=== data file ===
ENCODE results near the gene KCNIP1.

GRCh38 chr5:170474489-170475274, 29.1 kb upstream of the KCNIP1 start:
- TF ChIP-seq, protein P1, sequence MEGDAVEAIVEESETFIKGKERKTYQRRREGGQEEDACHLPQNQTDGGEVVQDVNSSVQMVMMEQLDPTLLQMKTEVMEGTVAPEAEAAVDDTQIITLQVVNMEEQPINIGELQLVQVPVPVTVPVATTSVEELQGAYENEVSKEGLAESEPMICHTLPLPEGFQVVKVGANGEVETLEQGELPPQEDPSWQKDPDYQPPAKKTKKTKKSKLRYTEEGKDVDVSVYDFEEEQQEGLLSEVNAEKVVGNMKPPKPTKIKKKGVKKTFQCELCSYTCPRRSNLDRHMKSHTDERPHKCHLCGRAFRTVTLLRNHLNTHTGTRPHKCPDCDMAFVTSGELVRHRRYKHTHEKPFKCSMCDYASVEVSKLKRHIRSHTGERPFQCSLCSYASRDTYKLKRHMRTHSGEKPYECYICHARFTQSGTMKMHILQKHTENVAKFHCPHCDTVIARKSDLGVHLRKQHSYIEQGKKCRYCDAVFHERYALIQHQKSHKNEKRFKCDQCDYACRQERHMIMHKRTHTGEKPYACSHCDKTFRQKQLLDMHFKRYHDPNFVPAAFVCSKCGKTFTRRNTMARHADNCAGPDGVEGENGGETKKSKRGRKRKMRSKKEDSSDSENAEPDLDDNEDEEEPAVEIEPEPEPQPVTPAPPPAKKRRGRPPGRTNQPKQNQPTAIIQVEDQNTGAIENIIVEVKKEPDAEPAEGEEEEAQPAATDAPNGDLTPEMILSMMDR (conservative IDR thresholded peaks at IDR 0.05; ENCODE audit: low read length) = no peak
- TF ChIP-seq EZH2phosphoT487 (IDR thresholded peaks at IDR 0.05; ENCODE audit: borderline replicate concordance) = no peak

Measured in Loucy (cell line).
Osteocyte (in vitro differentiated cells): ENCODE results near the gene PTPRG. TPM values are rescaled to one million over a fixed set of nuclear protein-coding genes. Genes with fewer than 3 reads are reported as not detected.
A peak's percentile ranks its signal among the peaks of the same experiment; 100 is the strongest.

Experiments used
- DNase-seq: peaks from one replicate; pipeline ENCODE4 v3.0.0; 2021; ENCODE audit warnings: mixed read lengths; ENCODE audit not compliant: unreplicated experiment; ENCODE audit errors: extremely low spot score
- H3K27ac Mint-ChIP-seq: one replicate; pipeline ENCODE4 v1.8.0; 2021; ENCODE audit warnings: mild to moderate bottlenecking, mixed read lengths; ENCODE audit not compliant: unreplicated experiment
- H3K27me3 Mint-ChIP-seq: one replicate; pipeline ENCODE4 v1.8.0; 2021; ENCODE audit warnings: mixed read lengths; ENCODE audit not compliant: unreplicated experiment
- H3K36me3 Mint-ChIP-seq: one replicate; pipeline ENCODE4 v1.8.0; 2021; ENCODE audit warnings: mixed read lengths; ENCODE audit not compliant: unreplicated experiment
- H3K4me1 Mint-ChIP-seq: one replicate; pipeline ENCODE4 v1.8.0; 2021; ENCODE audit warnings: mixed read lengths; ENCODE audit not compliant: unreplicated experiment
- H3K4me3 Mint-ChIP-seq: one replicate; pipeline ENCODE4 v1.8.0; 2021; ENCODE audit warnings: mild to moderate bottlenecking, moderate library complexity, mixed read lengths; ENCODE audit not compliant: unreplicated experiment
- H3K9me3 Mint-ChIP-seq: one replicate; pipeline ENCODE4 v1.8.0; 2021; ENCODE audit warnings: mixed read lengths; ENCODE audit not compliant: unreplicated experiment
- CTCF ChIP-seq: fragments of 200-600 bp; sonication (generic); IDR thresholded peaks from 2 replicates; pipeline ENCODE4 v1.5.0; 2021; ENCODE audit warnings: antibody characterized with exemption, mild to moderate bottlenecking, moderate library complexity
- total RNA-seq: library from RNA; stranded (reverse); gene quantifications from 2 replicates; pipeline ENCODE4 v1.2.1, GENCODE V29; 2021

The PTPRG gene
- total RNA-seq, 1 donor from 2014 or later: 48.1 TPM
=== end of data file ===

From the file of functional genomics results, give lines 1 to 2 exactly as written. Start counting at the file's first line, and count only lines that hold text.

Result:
ENCODE results near the gene KCNIP1.

GRCh38 chr5:170474489-170475274, 29.1 kb upstream of the KCNIP1 start: